Sure, college graduates do earn more than non-college graduates, but consider the costs. There have always been and will always be ebbs and flows in the overall economy and the employment rate. What's troubling now is the fact that when kids graduate with $100,000 or more in student loan debt, and can't get a job, they won't be able to pay back these sizable debts. So, they'll either default on or defer their student loans, which will cause that debt to sky rocket. Then their credit will take a hit, which, depending on what state they live in, could make it even harder for them to get a job. And even if they do manage to get a job, the mountain of student loan debt they are paying will make it very hard for them to save up enough to buy a house, a car or their own kids' college tuition, which means that our housing market and economy in general could remain anemic for generations.
Student loans are the roach motel of debt. They are almost never discharged in bankruptcy. Banks and colleges know that repayment of these loans is the third certainty in life—after death and taxes. While there are efforts afoot to reform current bankruptcy law to make student loans dischargeable, lenders aren't terribly concerned because they have an alternative. According to one report, 90 percent of student loans have cosigners (i.e., for every kid who escapes the hook, there is a parent dangling on the line).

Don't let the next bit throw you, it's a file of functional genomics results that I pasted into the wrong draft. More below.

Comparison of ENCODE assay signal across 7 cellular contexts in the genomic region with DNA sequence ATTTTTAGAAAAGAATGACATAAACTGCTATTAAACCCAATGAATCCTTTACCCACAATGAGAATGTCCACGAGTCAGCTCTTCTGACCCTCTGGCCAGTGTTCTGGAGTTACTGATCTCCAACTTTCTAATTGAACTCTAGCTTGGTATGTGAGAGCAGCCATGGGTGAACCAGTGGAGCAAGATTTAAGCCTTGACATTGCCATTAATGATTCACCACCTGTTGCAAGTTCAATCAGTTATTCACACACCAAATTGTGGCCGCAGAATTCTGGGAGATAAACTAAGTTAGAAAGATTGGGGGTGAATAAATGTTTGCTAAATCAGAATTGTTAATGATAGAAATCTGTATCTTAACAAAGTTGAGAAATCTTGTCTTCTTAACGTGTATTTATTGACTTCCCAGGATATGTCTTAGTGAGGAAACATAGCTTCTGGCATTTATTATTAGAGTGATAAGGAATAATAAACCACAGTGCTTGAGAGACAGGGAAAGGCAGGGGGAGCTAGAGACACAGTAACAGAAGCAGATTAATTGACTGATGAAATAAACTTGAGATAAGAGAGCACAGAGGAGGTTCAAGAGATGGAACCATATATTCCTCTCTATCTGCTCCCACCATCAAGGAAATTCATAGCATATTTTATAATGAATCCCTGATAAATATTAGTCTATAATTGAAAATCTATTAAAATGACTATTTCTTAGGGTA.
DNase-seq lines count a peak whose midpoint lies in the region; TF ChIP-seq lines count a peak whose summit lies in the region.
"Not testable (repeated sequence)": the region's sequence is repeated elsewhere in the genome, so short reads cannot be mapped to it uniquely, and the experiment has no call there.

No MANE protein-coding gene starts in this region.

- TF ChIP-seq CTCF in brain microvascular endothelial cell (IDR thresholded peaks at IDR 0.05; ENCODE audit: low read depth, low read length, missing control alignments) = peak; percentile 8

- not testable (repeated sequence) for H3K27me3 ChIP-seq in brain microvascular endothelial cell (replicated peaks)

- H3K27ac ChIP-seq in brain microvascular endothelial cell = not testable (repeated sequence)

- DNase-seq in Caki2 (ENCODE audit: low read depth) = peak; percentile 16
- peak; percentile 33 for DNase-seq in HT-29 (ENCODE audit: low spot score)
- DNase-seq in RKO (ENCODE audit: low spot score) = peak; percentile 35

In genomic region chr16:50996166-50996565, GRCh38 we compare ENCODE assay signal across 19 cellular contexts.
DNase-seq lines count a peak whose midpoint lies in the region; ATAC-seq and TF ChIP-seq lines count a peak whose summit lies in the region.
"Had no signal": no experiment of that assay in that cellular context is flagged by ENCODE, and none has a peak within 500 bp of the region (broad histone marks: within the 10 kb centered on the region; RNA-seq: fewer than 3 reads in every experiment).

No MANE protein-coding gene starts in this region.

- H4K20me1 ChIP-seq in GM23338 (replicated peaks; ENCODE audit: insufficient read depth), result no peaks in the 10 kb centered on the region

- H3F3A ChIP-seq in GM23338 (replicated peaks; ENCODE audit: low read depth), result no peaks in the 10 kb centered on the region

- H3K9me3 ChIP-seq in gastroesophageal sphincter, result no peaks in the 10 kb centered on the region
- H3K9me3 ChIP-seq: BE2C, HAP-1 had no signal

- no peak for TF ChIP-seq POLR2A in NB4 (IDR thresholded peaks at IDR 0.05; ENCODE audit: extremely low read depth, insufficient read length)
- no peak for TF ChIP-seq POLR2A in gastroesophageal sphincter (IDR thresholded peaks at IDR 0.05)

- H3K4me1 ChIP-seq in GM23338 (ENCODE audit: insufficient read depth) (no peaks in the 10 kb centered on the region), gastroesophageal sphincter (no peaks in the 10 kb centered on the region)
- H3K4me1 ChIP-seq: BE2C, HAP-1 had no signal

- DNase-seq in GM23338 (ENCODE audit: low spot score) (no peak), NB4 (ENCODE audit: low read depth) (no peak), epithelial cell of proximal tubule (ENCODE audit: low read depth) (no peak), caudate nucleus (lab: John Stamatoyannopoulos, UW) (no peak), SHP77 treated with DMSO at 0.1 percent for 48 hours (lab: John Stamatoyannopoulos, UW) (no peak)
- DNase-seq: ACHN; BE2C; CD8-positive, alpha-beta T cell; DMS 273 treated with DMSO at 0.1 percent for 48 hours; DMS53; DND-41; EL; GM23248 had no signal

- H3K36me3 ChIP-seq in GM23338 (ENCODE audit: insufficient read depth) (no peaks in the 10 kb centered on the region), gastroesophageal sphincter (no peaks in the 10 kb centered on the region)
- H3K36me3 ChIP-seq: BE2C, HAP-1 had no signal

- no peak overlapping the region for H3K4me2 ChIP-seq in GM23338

There will be ripples. Student loans, just like mortgages, are securitized. They are sliced and diced into little pieces and sold off to investors. So, when the great wave of student loan defaults happens (and it will happen), because these loans are securitized we could see ripples throughout the financial system, just as we did when people started defaulting on their mortgages. The difference here is that mortgages are backed by real property—houses—which banks can repossess. What backs student loans? Smart kids? Underwater parents? We could be looking at a whole lot of money simply evaporating.
[Related: Read more columns by Adam Levin]
It's a big mess, and year by year we're making it worse, but there might be an alternative to this broken system. Since 1969, I have supported the concept of a National Service Corps and said so in a floor speech that I drafted for a certain U.S. Senator I used to work for. The idea was based upon President Kennedy's Peace Corps and had been proposed at the time by a number of luminaries. The premise is simple: at age 18, you serve the nation for at least two years. In return, America underwrites your education at a four-year public university or technical school. Your contribution can be in the form of military service, infrastructure improvement or community building.
This would accomplish a number of things, not the least of which is to provide American students with some real world experiences that would lead to more informed decisions about and a greater appreciation for college and career. It would also give a boost to our economy by nurturing productivity and infrastructure enhancements. And as a bonus, eliminating the all-volunteer Army might help to prevent us from engaging in elective wars.
Next week we'll take a closer look at how a program like this might be able to work.
Adam Levin is chairman and cofounder of Credit.com and Identity Theft 911. His experience as former director of the New Jersey Division of Consumer Affairs gives him unique insight into consumer privacy, legislation and financial advocacy. He is a nationally recognized expert on identity theft and credit.